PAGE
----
Congress passes bill to help nonprofits with cash flow amid coronavirus
The Senate unanimously passed bipartisan legislation Wednesday to help nonprofits, state and local governments, and federally recognized tribes remain financially viable during the COVID-19 pandemic by ensuring they receive federal help for unemployment payments upfront, instead of being reimbursed later. The House later passed the bill in a pro forma session Thursday and it's headed to President Trump's desk for his signature.
The Protecting Nonprofits from Catastrophic Cash Flow Strain Act was introduced by a bipartisan group of lawmakers: Sen. Chuck Grassley, R-Iowa, Sherrod Brown, D-Ohio, Tim Scott, R-S.C., and Ron Wyden, D-Ore. It would clarify a piece of guidance issued by the Labor Department related to the CARES Act that could have dampened the cash flow of charities already reeling from the pandemic.
Many nonprofits operate as ‘reimbursing employers,’ meaning they pay their share of unemployment taxes by reimbursing states for 100 percent of the unemployment benefits collected by their former employees. Recognizing that reimbursing employers wouldn’t be able to cover all of their unemployment costs, the CARES Act lets nonprofits reimburse only 50 percent to the states while the federal government covered the remaining 50 percent.
The Labor Department issued guidance in April, however, requiring states to collect 100 percent of the unemployment costs from nonprofits upfront and reimburse them later, putting a further strain on organizations hit hard by COVID-19. The bill passed by the Senate would clarify that nonprofits are only required to provide 50 percent in payments upfront. The net cost to the employer and the federal government would remain the same, but would free up much needed money to help nonprofits stay afloat.
“The CARES Act provided substantial relief to nonprofits forced to furlough or lay off staff,” Grassley said in a statement Wednesday. “Without this fix, some nonprofits would have to make large payment to the state now — when they’re least able to afford it — and then wait for a reimbursement later. This bill would make sure they don’t have to wait for further relief.”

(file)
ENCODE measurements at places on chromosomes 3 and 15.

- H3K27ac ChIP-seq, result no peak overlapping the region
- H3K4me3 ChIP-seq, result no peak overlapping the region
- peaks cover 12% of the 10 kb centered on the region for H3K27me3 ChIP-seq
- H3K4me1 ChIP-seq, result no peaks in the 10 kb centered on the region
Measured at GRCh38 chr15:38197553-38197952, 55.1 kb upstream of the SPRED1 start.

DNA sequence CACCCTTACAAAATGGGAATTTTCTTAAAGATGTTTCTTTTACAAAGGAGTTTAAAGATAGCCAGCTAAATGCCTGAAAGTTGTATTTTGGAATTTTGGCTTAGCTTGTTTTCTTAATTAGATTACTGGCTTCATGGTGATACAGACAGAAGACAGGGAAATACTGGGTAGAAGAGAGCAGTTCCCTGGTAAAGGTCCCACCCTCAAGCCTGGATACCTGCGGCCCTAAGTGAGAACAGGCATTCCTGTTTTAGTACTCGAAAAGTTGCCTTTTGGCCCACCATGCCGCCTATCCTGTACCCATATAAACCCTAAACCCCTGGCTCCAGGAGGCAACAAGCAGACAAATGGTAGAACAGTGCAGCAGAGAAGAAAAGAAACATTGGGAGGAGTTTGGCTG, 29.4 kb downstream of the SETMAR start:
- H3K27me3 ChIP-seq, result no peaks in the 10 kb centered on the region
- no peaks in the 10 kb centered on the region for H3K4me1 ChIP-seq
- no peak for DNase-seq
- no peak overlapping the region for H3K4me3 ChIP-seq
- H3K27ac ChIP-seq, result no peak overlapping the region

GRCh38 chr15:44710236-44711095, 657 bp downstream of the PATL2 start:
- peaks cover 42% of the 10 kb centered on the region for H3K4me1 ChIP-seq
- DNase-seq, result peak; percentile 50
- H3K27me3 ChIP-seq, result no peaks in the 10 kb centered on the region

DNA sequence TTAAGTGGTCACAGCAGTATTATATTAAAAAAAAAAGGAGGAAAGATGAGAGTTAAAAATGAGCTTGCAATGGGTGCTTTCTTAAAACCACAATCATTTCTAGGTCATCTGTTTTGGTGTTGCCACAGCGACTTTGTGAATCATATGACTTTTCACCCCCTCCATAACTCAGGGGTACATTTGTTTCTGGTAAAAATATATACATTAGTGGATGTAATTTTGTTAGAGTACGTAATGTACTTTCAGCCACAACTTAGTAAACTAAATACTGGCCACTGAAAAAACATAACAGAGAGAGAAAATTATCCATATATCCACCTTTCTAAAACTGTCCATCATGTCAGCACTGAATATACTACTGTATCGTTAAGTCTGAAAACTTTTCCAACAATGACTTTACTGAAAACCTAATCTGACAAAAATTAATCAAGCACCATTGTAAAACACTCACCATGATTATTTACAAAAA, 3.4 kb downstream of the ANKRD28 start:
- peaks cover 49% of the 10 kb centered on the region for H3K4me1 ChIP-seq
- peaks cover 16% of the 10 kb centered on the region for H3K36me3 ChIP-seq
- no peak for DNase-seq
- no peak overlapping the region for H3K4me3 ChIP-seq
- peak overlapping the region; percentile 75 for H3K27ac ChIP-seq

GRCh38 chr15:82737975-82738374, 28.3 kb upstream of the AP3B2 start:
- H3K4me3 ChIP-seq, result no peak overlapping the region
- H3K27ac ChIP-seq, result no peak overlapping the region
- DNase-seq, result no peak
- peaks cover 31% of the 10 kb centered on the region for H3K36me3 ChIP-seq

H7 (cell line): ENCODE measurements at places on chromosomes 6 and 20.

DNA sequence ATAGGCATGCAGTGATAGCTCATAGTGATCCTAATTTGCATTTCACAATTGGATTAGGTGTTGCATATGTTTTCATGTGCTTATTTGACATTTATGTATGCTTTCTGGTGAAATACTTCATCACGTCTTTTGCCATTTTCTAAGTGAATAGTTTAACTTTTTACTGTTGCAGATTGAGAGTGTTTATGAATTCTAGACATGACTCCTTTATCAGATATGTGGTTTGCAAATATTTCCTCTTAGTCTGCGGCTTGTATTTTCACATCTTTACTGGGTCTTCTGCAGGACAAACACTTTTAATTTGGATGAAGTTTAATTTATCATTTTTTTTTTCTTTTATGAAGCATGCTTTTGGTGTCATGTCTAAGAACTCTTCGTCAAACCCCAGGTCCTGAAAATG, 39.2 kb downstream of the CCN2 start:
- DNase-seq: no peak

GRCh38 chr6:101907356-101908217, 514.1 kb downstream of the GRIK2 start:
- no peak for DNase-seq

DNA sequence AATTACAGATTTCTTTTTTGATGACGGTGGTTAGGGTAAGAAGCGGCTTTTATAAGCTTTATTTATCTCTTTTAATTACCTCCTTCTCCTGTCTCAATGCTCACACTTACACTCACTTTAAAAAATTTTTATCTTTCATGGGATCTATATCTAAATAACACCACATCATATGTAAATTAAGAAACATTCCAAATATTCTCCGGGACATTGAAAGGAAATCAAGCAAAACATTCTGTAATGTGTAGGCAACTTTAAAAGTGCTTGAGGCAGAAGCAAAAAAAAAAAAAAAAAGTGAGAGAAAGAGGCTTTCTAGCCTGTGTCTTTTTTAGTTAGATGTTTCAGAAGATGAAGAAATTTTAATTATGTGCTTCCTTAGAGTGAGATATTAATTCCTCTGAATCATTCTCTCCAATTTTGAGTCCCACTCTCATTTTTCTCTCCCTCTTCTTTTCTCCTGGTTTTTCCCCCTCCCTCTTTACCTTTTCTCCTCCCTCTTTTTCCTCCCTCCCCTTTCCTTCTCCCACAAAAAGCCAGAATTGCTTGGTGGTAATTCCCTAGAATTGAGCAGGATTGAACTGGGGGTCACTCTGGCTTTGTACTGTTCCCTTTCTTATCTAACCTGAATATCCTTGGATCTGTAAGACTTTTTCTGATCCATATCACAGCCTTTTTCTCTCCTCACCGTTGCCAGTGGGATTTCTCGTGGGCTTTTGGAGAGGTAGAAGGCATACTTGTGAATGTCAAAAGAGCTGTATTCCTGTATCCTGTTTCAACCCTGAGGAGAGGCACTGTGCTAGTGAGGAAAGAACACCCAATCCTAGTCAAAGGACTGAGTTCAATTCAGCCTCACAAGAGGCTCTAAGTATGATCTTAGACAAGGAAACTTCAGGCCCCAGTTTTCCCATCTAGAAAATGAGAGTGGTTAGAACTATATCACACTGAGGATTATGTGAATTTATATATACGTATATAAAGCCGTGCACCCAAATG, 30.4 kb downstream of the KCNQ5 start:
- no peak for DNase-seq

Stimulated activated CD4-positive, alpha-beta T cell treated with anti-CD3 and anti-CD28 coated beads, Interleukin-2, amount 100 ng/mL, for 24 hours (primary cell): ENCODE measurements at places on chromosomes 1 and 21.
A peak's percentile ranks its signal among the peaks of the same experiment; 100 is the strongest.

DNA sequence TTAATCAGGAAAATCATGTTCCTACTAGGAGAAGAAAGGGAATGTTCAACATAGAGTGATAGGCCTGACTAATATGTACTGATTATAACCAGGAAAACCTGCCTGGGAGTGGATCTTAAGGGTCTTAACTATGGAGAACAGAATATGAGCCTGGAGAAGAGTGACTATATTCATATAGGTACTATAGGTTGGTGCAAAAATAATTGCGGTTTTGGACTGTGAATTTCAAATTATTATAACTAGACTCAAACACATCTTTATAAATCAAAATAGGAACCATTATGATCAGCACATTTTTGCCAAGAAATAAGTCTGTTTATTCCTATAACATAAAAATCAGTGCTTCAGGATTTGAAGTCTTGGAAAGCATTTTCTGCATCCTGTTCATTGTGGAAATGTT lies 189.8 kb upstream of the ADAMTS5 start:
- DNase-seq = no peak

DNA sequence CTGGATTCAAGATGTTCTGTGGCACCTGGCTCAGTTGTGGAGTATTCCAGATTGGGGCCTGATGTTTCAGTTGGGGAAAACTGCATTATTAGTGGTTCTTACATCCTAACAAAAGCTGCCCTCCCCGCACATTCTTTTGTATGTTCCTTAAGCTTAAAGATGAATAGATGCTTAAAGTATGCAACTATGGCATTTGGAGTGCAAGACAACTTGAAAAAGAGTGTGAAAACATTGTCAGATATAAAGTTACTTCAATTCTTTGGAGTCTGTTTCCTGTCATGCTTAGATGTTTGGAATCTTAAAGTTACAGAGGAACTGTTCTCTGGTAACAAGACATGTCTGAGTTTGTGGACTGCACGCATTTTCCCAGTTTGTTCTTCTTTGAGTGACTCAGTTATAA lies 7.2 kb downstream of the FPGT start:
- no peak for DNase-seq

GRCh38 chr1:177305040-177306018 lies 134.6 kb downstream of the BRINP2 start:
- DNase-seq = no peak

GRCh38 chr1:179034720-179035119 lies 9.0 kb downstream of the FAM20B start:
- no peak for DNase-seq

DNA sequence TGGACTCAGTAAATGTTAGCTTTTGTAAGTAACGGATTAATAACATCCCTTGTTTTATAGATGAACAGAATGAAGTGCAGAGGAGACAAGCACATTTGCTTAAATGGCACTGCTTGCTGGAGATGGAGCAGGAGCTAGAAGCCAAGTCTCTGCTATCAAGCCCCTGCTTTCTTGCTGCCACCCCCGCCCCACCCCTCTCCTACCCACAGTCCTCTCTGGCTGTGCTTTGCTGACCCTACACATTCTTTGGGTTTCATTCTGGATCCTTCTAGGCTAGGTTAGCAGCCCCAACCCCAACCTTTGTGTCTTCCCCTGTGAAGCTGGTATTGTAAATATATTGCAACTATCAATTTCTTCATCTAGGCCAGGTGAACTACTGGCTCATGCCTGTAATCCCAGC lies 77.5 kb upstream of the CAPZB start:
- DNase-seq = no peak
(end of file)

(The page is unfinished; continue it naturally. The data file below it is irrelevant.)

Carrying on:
For many nonprofits, the requirement to pay 100 percent of the unemployment insurance bill before getting relief exacerbates the financial impact of historically high claims triggered by COVID-19, increasing the risk of further layoffs, closures, or significant reductions in services. This legislation would allow states to apply the CARES Act’s 50 percent emergency relief to reimbursing employers without requiring these nonprofits or other entities to pay their full bill first.
“Nonprofits are on the frontlines of the COVID-19 pandemic and our constituents are increasingly looking to local nonprofits to help feed their families or make ends meet,” Brown said in a statement. “We shouldn’t be putting added financial strains on nonprofits at a time when they need this money to better serve our communities.”
BDO USA released a report last month on its annual survey of the nonprofit sector, which found the COVID-19 pandemic hitting the sector hard. It found that 69 percent of the nonprofits surveyed had been forced to postpone or cancel events, 57 percent had limited or canceled programs, while 87 percent had encouraged or required their staff to work remotely. Forty-six percent of the organizations provide telecommuting options for employees, and 48 percent allow remote work arrangements.
Nearly half (46 percent) of the nonprofits polled by BDO said that limitations in their technology restricted their ability to respond to the pandemic. However, the majority of organizations (64 percent) plan to invest in new technologies this year, with the goal of using those investments to improve operational efficiency (61 percent) and assist in the delivery of programs and services (29 percent). But many nonprofits have few resources to spend right now, with 30 percent of the nonprofits surveyed having four months or less of operating reserves at hand.